Lowered Forecasts, New Drug Designations, and Device Recalls: Healthcare Recap

Here’s a look at the current state of the healthcare industry.

Merck (NYSE:MRK): Current Price $41.15

Merck reported fourth-quarter earnings at the beginning of February that showed how deeply the expiration of key patents had cut into the company’s profitability. Merck saw sales slide 5 percent in the three-month period to $11.74 billion, as revenue from its asthma drug Singulair, which lost patent protection last year, fell 67 percent. And if it’s not one problem, it’s another. Shares of the company closed slightly down on Wednesday after Merck cut its first-quarter guidance.

However, the lowered forecast was not prompted by fears of further patent losses. Profit will be reduced by 5 cents per share in the current three-month period due to a devaluation of Venezuela’s currency, the company said in a statement. Excluding one-time charges, profit is expected to come in between 76 cents and 78 cents per share. Having already faced disappointing fourth-quarter results, investors did not seem too shaken by the announcement, even though Wall Street’s consensus estimate is for earnings per share of 86 cents.
Pharmacyclics (NASDAQ:PCYC): Current Price $77.03 and Johnson & Johnson (NYSE:JNJ): Current Price $75.66

The average American may not recognize Wednesday, February 12, 2013, as a “historic moment in oncology,” but it is — at least for Pharmacyclics chief executive officer Bob Duggan. The Sunnyvale, California, company, along with its partner Johnson & Johnson, secured a “breakthrough” drug status from the U.S. Food & Drug Association for the experimental blood cancer therapy ibrutinib.

“We are truly honored to have received this breakthrough designation and are pleased for patients and clinicians with the FDA’s decision to expedite the development of ibrutinib,” Duggan said.

The breakthrough designation was created in a piece of legislation passed by Congress last year that reauthorized FDA’s user fee programs for drug and device reviews, according to Bloomberg. Such a decision by the agency will benefit both patients and drug companies alike, including Pharmacyclics. The company’s stock jumped to a new 52-week high of $77.05 after the announcement.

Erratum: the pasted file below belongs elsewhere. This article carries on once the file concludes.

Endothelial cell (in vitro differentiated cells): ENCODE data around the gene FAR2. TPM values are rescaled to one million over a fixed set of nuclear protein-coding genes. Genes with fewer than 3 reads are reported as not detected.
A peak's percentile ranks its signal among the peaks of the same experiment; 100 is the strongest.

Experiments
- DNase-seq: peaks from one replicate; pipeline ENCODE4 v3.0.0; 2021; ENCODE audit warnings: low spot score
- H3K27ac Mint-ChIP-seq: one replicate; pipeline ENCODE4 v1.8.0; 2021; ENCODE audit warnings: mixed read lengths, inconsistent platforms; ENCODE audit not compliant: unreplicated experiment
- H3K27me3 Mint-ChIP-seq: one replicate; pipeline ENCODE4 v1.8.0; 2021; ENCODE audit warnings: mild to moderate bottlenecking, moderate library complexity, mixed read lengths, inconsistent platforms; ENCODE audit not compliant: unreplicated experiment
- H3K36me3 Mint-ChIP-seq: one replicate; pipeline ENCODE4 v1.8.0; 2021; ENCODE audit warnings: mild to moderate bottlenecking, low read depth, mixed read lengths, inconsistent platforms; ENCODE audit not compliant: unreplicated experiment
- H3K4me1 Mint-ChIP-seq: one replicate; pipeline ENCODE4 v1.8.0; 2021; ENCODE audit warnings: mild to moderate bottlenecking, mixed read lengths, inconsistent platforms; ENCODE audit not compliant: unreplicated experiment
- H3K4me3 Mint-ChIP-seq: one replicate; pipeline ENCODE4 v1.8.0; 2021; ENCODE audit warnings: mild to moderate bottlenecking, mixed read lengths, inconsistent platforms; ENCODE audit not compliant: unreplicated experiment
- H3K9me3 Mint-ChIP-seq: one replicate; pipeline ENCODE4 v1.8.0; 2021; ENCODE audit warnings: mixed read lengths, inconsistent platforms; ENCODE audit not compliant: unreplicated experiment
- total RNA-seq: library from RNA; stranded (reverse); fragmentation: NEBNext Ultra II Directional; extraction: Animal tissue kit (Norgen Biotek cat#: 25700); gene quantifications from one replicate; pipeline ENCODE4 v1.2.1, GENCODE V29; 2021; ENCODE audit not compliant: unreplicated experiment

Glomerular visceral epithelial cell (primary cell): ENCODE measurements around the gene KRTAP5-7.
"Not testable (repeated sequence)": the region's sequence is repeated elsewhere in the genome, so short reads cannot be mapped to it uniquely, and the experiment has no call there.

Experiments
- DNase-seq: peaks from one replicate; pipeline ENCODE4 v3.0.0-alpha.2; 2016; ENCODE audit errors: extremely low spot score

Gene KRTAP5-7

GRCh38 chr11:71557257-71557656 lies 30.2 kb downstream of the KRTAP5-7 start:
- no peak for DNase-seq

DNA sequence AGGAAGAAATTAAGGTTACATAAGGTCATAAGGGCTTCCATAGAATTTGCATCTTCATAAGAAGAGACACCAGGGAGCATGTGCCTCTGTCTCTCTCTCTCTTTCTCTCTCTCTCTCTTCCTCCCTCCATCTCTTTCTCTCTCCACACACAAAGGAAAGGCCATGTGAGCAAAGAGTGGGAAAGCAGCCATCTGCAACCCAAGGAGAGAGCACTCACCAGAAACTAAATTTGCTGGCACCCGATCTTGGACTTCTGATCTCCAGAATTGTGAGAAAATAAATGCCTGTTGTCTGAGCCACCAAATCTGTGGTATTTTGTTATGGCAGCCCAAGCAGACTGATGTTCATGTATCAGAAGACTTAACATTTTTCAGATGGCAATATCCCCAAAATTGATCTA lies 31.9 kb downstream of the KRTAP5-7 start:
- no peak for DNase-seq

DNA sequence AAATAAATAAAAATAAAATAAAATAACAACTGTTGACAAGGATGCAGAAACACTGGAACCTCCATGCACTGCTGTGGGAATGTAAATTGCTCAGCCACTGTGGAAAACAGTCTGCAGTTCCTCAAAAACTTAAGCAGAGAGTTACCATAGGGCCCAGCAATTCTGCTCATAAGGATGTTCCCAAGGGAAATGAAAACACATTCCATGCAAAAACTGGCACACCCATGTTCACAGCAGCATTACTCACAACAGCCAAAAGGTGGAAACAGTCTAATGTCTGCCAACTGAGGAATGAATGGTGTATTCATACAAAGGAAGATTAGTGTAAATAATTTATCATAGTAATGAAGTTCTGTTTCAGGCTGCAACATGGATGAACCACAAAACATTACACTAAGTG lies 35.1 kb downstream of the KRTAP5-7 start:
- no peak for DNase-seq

This designation will enable drugs for serious diseases to hit the market more quickly, and companies will have closer communications with top FDA officials, Janet Woodcock, director of the agency’s Center for Drug Evaluation and Research, said Tuesday.

Pharmacyclics and Johnson & Johnson expect to submit ibrutinib for approval before the end of the year.
St. Jude Medical (NYSE:STJ): Current Price $42.84

What is more dangerous than a hole in the heart? Its treatment, apparently.

After receiving a warning letter from the FDA last month regarding the state of its manufacturing process at a California-based factory, the medical devices company issued a Class 1 recall for its Amplatzer TorqVue system, which is used to treat dangerous heart defects, reported Bloomberg.

Regulators found that the core wire of the delivery system had a tendency to fracture, warranting what is considered the most serious type of recall. A Class 1 is implemented when the use of a product will cause “serious adverse health consequences or death.”

“If the device has already been used successfully, there is no cause for concern or additional action,” the company said in a statement. “St. Jude Medical is taking a conservative approach in removing all remaining inventory.”

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